And of course, a key strand is partnership with local schools, including the one Woody and I had just visited; the very wonderful Colegio Los Manglares. I’d been invited there by Ybeth Pinzon, a colleague of a friend of a friend; and now very much a colleague and friend direct. Kids as young as one and half and as old as fourteen swamped over Woody and then listened politely – youngsters first, then the older ones – as the English teacher kindly translated my account of what we were up to. Not exactly experienced with kids, I worked away at finding (not terribly imaginative) questions they might engage with, like, ’what Colombian wild animals might I see?’ (and was a little perplexed by ‘donkeys’) but the question they most wanted to ask was my age. I’m not quite sure how to feel about the astonishment the answer (53) usually provokes, nor the inevitable follow up ‘but that’s the same as my mum/aunt/granny/great granny!’ At the end of the session they all wrote me a good luck letter, many illustrated; absolute treasures of the trip so far, though of course I can’t carry them all.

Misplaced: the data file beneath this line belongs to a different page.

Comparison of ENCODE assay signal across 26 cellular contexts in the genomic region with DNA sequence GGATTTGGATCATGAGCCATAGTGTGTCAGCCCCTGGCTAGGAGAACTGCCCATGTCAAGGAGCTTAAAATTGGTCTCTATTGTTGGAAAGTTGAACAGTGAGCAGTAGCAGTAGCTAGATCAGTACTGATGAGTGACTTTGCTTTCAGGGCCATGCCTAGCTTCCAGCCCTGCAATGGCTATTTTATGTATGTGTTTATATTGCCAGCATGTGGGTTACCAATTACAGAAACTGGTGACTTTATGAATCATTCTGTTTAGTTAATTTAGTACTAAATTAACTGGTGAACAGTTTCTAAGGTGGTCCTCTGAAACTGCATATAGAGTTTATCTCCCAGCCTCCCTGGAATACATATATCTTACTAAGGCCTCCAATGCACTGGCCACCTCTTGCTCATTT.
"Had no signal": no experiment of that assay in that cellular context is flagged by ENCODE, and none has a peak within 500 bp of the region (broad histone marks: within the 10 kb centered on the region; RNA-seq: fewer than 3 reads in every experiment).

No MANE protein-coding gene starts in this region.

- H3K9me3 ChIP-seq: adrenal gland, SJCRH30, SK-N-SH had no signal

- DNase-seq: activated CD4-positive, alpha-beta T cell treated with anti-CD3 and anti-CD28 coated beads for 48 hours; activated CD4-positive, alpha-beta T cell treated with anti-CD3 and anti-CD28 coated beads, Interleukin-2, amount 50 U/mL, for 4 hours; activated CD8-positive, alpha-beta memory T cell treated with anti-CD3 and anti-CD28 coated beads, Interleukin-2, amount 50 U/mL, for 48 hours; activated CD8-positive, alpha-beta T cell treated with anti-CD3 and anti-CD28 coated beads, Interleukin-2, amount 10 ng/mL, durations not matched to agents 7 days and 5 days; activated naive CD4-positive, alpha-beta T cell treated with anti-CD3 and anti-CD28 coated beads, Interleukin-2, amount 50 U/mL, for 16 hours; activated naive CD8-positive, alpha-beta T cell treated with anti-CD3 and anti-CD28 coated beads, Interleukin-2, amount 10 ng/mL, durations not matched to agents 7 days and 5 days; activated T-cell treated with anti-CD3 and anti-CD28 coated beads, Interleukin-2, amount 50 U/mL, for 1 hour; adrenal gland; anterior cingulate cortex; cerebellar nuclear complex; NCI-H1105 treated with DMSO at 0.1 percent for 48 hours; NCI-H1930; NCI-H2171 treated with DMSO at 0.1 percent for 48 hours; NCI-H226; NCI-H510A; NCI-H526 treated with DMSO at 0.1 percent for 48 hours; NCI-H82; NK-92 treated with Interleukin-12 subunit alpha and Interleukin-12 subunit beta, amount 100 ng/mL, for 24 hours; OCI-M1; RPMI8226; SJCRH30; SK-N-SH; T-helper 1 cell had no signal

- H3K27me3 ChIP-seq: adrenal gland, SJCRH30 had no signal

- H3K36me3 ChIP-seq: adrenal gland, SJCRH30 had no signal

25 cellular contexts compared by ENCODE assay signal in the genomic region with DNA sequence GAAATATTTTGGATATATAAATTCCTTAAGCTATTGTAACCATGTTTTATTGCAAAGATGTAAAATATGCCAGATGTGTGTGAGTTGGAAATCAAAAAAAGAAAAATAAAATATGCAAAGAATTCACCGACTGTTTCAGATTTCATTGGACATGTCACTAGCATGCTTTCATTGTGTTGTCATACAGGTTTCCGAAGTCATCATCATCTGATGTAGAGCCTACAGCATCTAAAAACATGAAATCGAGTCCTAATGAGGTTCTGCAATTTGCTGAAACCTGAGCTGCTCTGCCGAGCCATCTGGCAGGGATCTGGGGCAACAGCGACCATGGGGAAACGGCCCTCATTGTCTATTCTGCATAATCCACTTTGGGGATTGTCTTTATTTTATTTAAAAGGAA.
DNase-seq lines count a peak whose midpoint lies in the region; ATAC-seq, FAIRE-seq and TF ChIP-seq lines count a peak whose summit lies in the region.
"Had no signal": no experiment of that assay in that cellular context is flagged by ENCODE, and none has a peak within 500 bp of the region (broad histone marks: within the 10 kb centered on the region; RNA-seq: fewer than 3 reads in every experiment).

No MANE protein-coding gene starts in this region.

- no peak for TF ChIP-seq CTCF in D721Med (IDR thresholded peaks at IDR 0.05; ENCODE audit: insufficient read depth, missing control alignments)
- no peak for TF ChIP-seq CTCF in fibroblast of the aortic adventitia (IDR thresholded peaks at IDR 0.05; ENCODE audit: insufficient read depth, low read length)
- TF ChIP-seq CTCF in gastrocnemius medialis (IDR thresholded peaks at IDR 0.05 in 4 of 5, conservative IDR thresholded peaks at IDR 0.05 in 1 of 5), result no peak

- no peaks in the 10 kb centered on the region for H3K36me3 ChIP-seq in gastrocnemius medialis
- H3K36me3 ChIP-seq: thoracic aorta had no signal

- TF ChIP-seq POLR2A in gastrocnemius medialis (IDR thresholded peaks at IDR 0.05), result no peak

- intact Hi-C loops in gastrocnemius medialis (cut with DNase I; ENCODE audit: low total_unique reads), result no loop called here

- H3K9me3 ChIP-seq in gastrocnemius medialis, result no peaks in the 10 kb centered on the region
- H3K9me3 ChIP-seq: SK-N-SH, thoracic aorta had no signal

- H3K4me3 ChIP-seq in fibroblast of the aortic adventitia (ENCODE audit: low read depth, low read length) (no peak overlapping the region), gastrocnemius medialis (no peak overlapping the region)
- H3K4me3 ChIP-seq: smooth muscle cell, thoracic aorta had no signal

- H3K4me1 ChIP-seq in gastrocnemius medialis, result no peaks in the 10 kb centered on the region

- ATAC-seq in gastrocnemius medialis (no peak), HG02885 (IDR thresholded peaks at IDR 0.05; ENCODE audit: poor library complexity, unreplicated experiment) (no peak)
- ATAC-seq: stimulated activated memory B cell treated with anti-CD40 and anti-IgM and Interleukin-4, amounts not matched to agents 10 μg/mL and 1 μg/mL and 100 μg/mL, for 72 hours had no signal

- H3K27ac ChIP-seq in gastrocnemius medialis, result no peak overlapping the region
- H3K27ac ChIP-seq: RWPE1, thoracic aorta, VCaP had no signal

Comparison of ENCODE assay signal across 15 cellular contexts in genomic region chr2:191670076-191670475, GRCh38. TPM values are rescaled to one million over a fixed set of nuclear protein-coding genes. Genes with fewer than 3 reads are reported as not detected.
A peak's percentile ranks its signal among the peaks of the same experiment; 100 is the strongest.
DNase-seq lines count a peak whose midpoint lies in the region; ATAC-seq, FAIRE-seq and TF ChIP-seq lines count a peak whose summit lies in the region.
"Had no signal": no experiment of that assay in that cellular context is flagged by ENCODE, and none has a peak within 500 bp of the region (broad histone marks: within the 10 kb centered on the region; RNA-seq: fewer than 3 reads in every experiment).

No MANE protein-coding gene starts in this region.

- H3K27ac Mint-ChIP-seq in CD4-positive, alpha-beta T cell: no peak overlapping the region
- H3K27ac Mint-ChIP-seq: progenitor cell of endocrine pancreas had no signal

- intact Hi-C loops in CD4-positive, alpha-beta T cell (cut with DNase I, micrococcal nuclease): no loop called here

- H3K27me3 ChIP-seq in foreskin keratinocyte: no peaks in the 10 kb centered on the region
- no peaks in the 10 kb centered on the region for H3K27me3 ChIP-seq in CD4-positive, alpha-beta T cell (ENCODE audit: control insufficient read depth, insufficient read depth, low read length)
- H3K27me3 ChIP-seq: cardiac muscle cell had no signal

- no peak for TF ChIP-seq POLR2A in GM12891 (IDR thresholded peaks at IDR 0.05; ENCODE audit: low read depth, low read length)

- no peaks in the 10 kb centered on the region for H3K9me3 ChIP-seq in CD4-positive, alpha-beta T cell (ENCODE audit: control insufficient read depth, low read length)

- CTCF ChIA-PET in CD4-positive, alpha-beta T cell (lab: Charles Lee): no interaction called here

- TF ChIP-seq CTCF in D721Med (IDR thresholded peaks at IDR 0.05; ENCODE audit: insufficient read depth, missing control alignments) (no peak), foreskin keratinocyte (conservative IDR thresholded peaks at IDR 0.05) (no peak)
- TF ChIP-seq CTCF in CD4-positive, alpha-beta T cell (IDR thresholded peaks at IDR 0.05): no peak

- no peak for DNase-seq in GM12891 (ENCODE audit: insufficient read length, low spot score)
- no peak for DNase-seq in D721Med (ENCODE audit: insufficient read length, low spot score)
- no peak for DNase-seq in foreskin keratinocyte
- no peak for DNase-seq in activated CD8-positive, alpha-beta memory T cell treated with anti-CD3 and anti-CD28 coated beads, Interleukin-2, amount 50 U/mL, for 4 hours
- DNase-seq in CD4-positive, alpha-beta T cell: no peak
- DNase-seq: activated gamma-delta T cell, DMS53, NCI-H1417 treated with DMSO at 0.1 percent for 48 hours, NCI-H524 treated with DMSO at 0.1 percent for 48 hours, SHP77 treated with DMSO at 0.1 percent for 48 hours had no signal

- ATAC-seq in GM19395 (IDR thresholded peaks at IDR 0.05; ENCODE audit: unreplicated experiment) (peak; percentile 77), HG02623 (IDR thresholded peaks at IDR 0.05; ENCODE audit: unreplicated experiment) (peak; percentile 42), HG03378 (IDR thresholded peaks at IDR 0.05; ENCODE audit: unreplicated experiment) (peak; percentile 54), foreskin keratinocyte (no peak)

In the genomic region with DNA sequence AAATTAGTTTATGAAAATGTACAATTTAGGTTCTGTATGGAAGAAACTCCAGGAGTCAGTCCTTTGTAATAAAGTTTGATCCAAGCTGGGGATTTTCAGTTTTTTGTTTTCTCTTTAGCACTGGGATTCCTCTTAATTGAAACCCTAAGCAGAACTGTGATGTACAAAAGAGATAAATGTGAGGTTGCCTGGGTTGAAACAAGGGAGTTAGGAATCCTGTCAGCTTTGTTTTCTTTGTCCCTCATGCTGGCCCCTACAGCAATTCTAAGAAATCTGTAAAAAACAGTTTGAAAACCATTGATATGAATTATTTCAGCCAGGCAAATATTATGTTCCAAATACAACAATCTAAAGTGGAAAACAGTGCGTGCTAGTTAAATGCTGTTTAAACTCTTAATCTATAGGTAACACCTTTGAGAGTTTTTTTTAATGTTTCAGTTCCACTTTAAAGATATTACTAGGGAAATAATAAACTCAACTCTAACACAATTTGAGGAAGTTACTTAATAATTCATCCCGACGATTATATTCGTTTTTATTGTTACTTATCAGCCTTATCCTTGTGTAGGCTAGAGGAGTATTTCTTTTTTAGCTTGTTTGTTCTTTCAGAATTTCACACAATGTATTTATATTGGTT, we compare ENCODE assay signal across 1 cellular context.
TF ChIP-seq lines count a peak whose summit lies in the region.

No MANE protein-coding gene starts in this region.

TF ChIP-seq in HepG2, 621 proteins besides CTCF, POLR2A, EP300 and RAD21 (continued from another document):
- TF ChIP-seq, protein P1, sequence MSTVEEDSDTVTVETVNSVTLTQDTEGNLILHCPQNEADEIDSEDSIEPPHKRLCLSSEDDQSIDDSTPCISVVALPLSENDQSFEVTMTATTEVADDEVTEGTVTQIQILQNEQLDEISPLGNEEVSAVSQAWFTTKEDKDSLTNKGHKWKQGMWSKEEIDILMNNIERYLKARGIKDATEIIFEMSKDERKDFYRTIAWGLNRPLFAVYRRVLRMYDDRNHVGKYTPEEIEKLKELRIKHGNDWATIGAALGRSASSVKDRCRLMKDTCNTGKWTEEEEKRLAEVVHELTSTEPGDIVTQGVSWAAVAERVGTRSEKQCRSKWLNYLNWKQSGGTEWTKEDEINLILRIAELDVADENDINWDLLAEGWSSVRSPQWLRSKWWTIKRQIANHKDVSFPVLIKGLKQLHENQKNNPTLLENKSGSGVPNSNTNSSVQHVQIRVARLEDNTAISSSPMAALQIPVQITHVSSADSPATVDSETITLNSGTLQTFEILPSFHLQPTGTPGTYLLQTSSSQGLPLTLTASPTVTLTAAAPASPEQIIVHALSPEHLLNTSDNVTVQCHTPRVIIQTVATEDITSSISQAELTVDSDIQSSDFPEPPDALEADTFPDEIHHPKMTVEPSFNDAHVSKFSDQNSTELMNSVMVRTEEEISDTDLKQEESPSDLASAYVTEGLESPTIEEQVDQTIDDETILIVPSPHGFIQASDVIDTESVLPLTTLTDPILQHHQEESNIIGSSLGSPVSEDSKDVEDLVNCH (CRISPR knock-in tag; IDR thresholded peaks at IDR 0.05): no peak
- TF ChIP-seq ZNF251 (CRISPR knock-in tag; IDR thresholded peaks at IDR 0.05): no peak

Los Manglares is the first Roots and Shoots school in Colombia, and possibly the world. Set up by the amazing and indefatigable Jane Goodall, Roots and Shoots works to develop knowledge, care and emotional connection, and action, in relation to animal welfare, environmental sustainability and human social/community issues. Each project – and there are many hundreds around the world – then chooses its own focus. Los Manglares’ is turtles and plastic. ‘Less plastic = more turtles’ is prominently inscribed, complete with papier mache turtle, on one of the main classroom walls. Turtles are integrated into the entire curriculum. The kids meet turtles and find out about turtles at the aquarium, and take part in turtle releases. They also do beach cleans and learn about the impact of plastic pollution – a huge issue here – on turtles and then go home and nag their parents into using less plastic and dropping less litter. Turtles are used to teach maths (how much do they weigh, how far do they swim, etc), art, reading and writing…. Each year builds on the last so you end up with a group of passionate, informed, activist kids, whose impact spills out all around them.